As a woman it’s only right for me to honor Women’s History Month, and, luckily, I don’t have to burn a bra to do it. (It’s not like my job provides an unlimited new-bra budget.) Over at the San Antonio Central Library a unique group exhibition showcases the works of nine female artists ranging in style from photography to mixed media.
This show is one not to be missed because it doesn’t feature the stereotypical images you may find in other women-themed shows such as nude figures clenching withered flowers or bruised, battered, and beaten female bodies. In Art & Persuasion: Feminine in Flux the nine artists each tackle their own variation on the flux of femininity — although some visions may be a little more difficult to pinpoint than others.
Once you enter the library’s gallery, Adriana M. Garcia’s piece “Maria II” draws you in — her deep, demanding eyes take control and you find yourself in a trance. With arms crossed, and a radiance exuding from every curve of her frame, she’s confident, and this sets the tone for the rest of the show.
Anna-Marie Lopez de León has two contrasting pieces in the show, but they feature her at times whimsical style. “Paradise (2 of the 3 dream sequences),” an acrylic on canvas piece, is almost childlike in nature if you simply glance over the work. But upon further inspection, you’ll realize it alludes to Adam and Eve sans the apple. A tree with the text “my golden tree” outlines the shape of the tree’s foliage. Both figures appear androgynous but, of course, the body parts give it away. The male figure is strangled by the serpent, with text underneath the snake reading: “red and yellow kill a fellow.” There’s so much going on in “Paradise” it makes it impossible to identity what exactly Lopez is hinting at.
“Unwilling” is more literal. A woman is about to be taken advantage of while another figure is in the background, possibly watching. The woman frowns as she protects her privates; the attacker remains expressionless. The use of color is what makes this piece incredible. Lopez uses muted tones and paints muddy faces in an effort to create a scene that will quickly fade, but it’s clear enough to make out the faces — as if she’s saying that a horrible experience remains with a person for life.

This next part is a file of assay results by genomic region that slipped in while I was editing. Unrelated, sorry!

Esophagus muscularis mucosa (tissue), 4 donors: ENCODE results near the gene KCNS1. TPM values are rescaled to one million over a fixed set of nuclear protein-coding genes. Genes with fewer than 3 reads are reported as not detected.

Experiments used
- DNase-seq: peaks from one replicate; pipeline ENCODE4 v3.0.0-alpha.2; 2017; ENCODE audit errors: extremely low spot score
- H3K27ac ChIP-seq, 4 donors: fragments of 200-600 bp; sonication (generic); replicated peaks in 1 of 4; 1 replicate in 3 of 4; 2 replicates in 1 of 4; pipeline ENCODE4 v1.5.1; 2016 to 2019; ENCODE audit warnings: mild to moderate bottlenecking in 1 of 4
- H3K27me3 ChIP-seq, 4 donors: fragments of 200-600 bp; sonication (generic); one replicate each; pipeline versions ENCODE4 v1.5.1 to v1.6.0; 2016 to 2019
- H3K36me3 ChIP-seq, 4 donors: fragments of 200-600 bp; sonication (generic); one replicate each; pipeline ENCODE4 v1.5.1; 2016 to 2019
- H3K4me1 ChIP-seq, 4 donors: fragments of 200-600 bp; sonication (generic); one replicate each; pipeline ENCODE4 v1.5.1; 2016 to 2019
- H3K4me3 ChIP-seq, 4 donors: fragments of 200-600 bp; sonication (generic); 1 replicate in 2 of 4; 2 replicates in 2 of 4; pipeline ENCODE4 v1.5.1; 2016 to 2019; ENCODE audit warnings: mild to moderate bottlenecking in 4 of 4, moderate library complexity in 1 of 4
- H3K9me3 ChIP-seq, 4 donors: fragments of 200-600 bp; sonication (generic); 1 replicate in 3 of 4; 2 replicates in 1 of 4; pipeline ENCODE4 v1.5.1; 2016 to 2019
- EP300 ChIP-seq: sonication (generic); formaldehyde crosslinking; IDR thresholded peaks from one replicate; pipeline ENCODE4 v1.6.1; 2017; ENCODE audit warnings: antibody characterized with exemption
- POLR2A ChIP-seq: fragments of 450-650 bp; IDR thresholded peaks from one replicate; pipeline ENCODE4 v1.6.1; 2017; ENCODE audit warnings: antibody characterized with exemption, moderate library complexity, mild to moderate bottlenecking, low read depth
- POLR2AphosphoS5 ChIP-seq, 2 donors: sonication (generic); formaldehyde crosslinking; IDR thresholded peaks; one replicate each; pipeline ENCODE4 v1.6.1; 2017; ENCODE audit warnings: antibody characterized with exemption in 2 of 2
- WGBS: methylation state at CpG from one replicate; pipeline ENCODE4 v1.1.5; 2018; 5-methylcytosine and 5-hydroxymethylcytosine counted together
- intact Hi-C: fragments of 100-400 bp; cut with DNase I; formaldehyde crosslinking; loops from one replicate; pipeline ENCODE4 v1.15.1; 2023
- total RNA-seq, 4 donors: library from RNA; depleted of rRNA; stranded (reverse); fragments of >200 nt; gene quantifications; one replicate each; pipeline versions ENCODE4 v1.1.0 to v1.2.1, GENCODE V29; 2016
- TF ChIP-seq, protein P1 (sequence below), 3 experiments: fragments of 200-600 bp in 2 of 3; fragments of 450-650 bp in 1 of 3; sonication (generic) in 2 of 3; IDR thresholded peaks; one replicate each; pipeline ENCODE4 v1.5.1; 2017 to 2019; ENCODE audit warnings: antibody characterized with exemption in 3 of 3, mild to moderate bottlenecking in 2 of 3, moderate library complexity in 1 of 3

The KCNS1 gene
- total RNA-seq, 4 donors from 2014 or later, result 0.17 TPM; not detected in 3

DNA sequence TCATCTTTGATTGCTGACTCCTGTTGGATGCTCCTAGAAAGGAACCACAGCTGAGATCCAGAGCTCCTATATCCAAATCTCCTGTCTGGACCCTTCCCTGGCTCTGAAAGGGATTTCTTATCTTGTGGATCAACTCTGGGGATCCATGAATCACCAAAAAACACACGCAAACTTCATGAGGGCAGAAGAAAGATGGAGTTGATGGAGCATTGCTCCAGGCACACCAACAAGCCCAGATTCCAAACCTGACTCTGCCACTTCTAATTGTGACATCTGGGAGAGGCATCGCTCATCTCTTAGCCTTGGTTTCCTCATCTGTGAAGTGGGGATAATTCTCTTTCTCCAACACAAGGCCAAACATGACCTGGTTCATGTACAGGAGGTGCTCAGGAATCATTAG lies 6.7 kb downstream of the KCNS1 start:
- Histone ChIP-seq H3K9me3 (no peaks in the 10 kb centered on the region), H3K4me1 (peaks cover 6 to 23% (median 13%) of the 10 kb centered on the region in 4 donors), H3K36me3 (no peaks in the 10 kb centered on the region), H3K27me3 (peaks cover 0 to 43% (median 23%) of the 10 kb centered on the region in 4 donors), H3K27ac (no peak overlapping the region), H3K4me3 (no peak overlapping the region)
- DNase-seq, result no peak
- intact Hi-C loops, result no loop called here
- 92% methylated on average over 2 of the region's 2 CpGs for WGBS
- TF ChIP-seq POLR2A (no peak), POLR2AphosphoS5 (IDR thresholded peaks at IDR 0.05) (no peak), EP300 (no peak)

Vicky Jones mixes it up with her charcoal and conte on paper set. Her two featured works are done in an unconventional way. “Coming Soon” is a mock movie poster with a woman wearing a black leather tube dress, seen only from the neck down against a backdrop of a McDonald’s and a gas station. It reminds me of something Robert Rodriguez would make if he decided to feature the West Side of San Antonio as the setting of Sin City 2.
I was a bit confused by “Bratz,” an ode of sorts to the Bratz dolls. I’m not sure what exactly is meant by the Olay model or the Jack in the Box storefront. I gathered that she may be calling out the commercialization of fake beauty (a faint PhotoShop toolbar can be found on the left side of the drawing).
Katherine Brown’s mixed-media panel “Lessons of the Corazon” is a refreshing work that pieces together old songbooks, milagros, a broken ruler, and a rear-view mirror all in an effort to mend her corazon. The viewer quickly finds him- or herself part of her work when they see themselves in the mirror. Brown is also showing two mixed-media pieces that feature found objects and a cherub for that hint of feminity that people may find lacking in her industrial found-art collection.
As a sucker for black-and-white photography, I fell in love with Gisela Girard’s “Love, Silhouette,” which is a print of a couple as they stare at an ancient building. They are merely silhouettes, holding hands, off-center in the image, which makes for a nice vantage point. It’s as if they’re the only two people in the world (well, if you ignore the woman to the right of the couple in the striped shirt).
This exceptional show is not to be missed — the artists display a range of feelings and emotions without being overtly feminine ... in short, it won’t be intimidating for your man to check out this show, too. •
Art & Persuasion:
Feminine in Flux
San Antonio Central Library
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